24 The activity of drug metabolizing enzymes is dependent on numerous factors
Species Age (activity is generally lower in very young and aged animals) Sex (activity is generally higher in males than in females) Genetics (remember slow versus fast acetylators) Organ (activity of many enzymes is highest in the liver) General health status (e.g., hepatic injury decreases metabolic activity in the liver) Diet (remember how fasting decreases the amount of glutathione available for GST) Previous exposure to other compounds

25 Induction – an increase in the activity of one or more enzymes as a result of previous exposure of the organism to compounds that serve as substrates for the enzyme(s) Classic example of an inducer is phenobarbital, which induces the activity of cytochrome P-450 enzymes Induction may involve either increases in the synthesis of enzymatic protein, or increases in activation of proenzymes. One effect of induction of microsomal enzymes is an increase in the amount of smooth endoplasmic reticulum in a cell.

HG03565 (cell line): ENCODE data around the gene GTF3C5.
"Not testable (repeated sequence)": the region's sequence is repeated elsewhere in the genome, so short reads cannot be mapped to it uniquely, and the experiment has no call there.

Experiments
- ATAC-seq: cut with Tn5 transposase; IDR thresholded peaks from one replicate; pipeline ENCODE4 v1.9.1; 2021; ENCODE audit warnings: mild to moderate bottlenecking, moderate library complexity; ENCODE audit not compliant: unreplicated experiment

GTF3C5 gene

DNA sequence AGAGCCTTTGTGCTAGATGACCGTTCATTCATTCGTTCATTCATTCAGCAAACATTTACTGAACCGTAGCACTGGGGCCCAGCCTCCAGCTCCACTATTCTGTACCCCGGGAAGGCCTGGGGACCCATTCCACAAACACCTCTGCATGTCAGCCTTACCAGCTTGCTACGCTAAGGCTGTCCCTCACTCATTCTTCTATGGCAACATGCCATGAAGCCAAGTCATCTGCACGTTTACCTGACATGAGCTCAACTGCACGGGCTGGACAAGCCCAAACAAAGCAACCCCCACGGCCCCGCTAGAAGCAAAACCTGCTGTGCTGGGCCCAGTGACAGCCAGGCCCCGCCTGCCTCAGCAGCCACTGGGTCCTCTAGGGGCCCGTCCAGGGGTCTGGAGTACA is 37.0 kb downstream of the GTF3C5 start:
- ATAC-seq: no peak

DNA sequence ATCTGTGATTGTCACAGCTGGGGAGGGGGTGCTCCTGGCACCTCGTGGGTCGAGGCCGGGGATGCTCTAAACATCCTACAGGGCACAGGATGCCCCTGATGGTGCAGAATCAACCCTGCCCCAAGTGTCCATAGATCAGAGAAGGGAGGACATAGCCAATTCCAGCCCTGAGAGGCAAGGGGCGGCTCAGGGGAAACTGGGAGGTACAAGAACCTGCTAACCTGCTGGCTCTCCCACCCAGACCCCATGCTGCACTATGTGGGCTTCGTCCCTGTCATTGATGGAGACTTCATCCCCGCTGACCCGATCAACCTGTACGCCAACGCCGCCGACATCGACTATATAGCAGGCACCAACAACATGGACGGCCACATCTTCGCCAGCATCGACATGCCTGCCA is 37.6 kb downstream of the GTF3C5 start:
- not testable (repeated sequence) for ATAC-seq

26 Induction is usually temporary, and enzyme activity levels return to normal after several weeks.
Induction can result in tolerance to drugs, if the metabolism of the drugs results in a product with lower (or no) pharmacologic activity. This is why, for example, patients can develop tolerance to Phenobarbital anesthesia after repeated administration. Induction may result in increases or decreases in toxicity, depending on whether the metabolite is more or less toxic than the parent compound. This is why, for example, alcoholics are more susceptible to acetaminophen toxicity, since alcohol induces the enzyme that is responsible for production of the reactive metabolite from acetaminophen.

27 Inhibition – a decrease in the activity of one or more enzymes